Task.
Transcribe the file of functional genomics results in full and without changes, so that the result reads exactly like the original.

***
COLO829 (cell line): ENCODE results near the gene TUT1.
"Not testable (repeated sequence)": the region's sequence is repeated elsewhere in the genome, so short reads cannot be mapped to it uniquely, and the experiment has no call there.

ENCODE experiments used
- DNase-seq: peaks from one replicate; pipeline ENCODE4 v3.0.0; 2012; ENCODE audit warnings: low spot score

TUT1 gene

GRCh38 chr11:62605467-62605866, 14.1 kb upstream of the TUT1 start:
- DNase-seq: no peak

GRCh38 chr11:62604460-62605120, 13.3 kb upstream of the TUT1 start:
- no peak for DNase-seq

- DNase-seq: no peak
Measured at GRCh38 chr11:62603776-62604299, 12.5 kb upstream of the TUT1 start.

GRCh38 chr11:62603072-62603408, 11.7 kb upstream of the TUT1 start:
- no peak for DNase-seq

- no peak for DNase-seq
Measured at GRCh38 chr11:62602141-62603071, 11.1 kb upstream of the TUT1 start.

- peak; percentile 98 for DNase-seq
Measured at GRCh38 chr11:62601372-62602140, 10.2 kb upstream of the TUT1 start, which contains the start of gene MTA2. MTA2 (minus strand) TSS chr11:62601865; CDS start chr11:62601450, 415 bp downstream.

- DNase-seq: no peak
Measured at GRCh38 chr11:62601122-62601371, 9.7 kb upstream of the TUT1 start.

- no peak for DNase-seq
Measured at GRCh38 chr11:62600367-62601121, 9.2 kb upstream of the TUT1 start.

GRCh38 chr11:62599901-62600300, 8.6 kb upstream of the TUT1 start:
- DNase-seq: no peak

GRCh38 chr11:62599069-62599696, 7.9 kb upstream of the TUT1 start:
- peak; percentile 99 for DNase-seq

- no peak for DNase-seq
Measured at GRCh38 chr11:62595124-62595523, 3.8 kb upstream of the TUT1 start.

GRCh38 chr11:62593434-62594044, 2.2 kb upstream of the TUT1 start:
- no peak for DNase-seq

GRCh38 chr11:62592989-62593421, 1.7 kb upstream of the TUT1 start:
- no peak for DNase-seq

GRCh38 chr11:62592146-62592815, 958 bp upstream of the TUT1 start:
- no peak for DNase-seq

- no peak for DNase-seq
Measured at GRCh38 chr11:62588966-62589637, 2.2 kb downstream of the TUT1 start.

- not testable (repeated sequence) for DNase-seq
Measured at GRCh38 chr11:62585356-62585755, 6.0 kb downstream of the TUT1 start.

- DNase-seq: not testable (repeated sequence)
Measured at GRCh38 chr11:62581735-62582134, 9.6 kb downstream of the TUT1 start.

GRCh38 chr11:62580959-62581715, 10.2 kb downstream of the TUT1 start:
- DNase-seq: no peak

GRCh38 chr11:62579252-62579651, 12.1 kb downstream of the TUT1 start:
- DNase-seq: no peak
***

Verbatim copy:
COLO829 (cell line): ENCODE results near the gene TUT1.
"Not testable (repeated sequence)": the region's sequence is repeated elsewhere in the genome, so short reads cannot be mapped to it uniquely, and the experiment has no call there.

ENCODE experiments used
- DNase-seq: peaks from one replicate; pipeline ENCODE4 v3.0.0; 2012; ENCODE audit warnings: low spot score

TUT1 gene

GRCh38 chr11:62605467-62605866, 14.1 kb upstream of the TUT1 start:
- DNase-seq: no peak

GRCh38 chr11:62604460-62605120, 13.3 kb upstream of the TUT1 start:
- no peak for DNase-seq

- DNase-seq: no peak
Measured at GRCh38 chr11:62603776-62604299, 12.5 kb upstream of the TUT1 start.

GRCh38 chr11:62603072-62603408, 11.7 kb upstream of the TUT1 start:
- no peak for DNase-seq

- no peak for DNase-seq
Measured at GRCh38 chr11:62602141-62603071, 11.1 kb upstream of the TUT1 start.

- peak; percentile 98 for DNase-seq
Measured at GRCh38 chr11:62601372-62602140, 10.2 kb upstream of the TUT1 start, which contains the start of gene MTA2. MTA2 (minus strand) TSS chr11:62601865; CDS start chr11:62601450, 415 bp downstream.

- DNase-seq: no peak
Measured at GRCh38 chr11:62601122-62601371, 9.7 kb upstream of the TUT1 start.

- no peak for DNase-seq
Measured at GRCh38 chr11:62600367-62601121, 9.2 kb upstream of the TUT1 start.

GRCh38 chr11:62599901-62600300, 8.6 kb upstream of the TUT1 start:
- DNase-seq: no peak

GRCh38 chr11:62599069-62599696, 7.9 kb upstream of the TUT1 start:
- peak; percentile 99 for DNase-seq

- no peak for DNase-seq
Measured at GRCh38 chr11:62595124-62595523, 3.8 kb upstream of the TUT1 start.

GRCh38 chr11:62593434-62594044, 2.2 kb upstream of the TUT1 start:
- no peak for DNase-seq

GRCh38 chr11:62592989-62593421, 1.7 kb upstream of the TUT1 start:
- no peak for DNase-seq

GRCh38 chr11:62592146-62592815, 958 bp upstream of the TUT1 start:
- no peak for DNase-seq

- no peak for DNase-seq
Measured at GRCh38 chr11:62588966-62589637, 2.2 kb downstream of the TUT1 start.

- not testable (repeated sequence) for DNase-seq
Measured at GRCh38 chr11:62585356-62585755, 6.0 kb downstream of the TUT1 start.

- DNase-seq: not testable (repeated sequence)
Measured at GRCh38 chr11:62581735-62582134, 9.6 kb downstream of the TUT1 start.

GRCh38 chr11:62580959-62581715, 10.2 kb downstream of the TUT1 start:
- DNase-seq: no peak

GRCh38 chr11:62579252-62579651, 12.1 kb downstream of the TUT1 start:
- DNase-seq: no peak